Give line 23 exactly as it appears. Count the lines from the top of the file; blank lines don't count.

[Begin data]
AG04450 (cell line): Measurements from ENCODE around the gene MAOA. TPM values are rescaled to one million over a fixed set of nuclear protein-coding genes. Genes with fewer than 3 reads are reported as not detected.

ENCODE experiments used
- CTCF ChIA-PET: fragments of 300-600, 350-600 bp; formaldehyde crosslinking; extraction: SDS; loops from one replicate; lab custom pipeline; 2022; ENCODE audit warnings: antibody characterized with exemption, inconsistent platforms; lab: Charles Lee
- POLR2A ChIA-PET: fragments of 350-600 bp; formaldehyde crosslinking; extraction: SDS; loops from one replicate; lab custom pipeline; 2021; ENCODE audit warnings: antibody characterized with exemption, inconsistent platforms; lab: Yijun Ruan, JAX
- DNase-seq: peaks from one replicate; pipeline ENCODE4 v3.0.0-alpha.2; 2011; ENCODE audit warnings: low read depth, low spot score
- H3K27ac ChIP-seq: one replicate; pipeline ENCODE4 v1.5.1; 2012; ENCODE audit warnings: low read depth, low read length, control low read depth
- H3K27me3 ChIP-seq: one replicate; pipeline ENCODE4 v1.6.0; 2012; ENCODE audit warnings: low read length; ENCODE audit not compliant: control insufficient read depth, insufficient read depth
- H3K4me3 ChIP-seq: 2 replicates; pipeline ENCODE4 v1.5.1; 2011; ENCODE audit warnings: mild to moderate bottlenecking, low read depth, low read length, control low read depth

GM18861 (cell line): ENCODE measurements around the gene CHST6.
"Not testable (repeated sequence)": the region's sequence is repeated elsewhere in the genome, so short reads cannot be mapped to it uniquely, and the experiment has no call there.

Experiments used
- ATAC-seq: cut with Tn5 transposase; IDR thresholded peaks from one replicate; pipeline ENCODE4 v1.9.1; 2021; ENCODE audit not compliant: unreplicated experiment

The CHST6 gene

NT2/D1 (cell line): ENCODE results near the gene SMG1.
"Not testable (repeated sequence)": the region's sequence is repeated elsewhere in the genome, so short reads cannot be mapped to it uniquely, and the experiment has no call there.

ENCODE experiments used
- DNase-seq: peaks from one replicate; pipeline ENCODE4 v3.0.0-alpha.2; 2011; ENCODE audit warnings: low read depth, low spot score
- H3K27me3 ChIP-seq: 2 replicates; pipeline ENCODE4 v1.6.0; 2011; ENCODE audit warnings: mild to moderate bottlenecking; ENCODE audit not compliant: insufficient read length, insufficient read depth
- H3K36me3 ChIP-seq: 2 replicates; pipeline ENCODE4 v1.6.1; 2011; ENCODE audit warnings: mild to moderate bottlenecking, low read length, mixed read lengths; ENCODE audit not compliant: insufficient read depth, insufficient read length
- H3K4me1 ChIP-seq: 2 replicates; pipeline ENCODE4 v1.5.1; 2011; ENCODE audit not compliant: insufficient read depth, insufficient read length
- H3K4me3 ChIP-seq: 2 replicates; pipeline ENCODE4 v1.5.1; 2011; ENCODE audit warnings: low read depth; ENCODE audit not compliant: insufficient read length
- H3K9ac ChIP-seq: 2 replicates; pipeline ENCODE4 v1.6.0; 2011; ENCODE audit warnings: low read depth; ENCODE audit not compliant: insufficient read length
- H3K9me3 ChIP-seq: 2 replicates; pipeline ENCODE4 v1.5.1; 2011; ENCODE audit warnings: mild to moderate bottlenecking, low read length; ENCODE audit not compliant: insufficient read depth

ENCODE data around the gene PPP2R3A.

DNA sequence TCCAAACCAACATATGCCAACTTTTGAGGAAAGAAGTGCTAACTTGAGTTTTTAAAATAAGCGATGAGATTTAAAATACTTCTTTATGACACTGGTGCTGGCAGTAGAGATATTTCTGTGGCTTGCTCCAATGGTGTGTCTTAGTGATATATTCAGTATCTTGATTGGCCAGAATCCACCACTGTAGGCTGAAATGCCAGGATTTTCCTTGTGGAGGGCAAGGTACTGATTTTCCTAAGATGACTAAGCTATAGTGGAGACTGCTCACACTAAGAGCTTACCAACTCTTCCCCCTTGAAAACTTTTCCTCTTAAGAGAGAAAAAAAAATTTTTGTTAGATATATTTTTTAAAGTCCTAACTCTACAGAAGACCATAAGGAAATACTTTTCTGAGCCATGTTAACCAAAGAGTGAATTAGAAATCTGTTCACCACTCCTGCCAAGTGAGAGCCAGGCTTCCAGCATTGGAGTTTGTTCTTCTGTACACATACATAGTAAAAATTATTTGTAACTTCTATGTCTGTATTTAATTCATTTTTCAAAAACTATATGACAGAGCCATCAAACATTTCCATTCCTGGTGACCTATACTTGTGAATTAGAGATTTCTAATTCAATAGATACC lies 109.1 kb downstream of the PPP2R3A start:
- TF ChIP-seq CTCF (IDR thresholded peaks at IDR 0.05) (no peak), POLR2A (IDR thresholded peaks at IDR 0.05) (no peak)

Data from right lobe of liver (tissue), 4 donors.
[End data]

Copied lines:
- H3K9me3 ChIP-seq: 2 replicates; pipeline ENCODE4 v1.5.1; 2011; ENCODE audit warnings: mild to moderate bottlenecking, low read length; ENCODE audit not compliant: insufficient read depth